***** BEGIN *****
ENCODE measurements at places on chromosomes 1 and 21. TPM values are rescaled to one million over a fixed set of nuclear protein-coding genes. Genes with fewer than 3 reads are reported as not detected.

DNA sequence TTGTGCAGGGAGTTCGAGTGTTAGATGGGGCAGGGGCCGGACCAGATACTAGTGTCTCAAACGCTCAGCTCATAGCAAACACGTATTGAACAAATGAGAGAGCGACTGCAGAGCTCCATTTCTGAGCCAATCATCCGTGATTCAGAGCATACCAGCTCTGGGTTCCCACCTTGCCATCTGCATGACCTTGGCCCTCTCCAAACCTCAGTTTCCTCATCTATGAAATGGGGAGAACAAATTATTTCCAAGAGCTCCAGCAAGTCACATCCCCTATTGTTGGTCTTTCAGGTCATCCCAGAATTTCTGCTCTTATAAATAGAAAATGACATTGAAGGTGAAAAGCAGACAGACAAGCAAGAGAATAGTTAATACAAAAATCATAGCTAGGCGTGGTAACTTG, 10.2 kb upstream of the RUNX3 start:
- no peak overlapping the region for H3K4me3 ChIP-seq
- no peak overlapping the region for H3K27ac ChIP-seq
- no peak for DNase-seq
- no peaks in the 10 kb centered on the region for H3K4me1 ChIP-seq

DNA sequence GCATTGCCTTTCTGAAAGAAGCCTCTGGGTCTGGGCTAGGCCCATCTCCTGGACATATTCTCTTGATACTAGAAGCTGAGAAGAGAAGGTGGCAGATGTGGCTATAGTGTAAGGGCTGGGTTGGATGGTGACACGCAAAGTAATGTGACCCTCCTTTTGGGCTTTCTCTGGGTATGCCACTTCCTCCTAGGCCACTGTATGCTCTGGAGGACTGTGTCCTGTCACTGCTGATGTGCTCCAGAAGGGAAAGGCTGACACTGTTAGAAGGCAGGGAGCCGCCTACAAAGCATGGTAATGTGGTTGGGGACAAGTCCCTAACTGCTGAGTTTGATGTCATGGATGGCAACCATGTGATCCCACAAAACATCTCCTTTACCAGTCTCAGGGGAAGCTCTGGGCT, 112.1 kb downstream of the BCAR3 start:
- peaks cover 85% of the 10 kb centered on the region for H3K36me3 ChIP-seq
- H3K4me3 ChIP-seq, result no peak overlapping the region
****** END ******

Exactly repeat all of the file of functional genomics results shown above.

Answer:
ENCODE measurements at places on chromosomes 1 and 21. TPM values are rescaled to one million over a fixed set of nuclear protein-coding genes. Genes with fewer than 3 reads are reported as not detected.

DNA sequence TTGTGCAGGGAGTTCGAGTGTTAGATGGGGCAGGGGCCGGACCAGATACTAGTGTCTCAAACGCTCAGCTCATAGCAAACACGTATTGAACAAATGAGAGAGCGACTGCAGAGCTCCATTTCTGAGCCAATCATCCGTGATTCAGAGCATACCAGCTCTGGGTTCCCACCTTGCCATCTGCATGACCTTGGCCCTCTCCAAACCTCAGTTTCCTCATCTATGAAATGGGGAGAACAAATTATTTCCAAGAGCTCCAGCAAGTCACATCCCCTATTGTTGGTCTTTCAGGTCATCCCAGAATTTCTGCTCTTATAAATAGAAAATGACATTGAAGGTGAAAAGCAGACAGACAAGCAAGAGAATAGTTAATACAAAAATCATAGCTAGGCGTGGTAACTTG, 10.2 kb upstream of the RUNX3 start:
- no peak overlapping the region for H3K4me3 ChIP-seq
- no peak overlapping the region for H3K27ac ChIP-seq
- no peak for DNase-seq
- no peaks in the 10 kb centered on the region for H3K4me1 ChIP-seq

DNA sequence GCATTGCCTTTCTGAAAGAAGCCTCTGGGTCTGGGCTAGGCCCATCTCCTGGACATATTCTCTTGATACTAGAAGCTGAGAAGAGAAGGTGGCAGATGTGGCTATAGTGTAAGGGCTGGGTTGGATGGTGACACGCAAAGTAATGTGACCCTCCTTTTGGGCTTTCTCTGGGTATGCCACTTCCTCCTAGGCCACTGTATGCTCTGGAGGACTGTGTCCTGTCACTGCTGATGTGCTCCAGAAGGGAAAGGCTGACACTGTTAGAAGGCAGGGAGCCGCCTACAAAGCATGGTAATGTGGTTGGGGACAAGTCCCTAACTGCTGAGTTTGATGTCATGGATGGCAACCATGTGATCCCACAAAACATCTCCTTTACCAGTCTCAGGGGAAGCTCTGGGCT, 112.1 kb downstream of the BCAR3 start:
- peaks cover 85% of the 10 kb centered on the region for H3K36me3 ChIP-seq
- H3K4me3 ChIP-seq, result no peak overlapping the region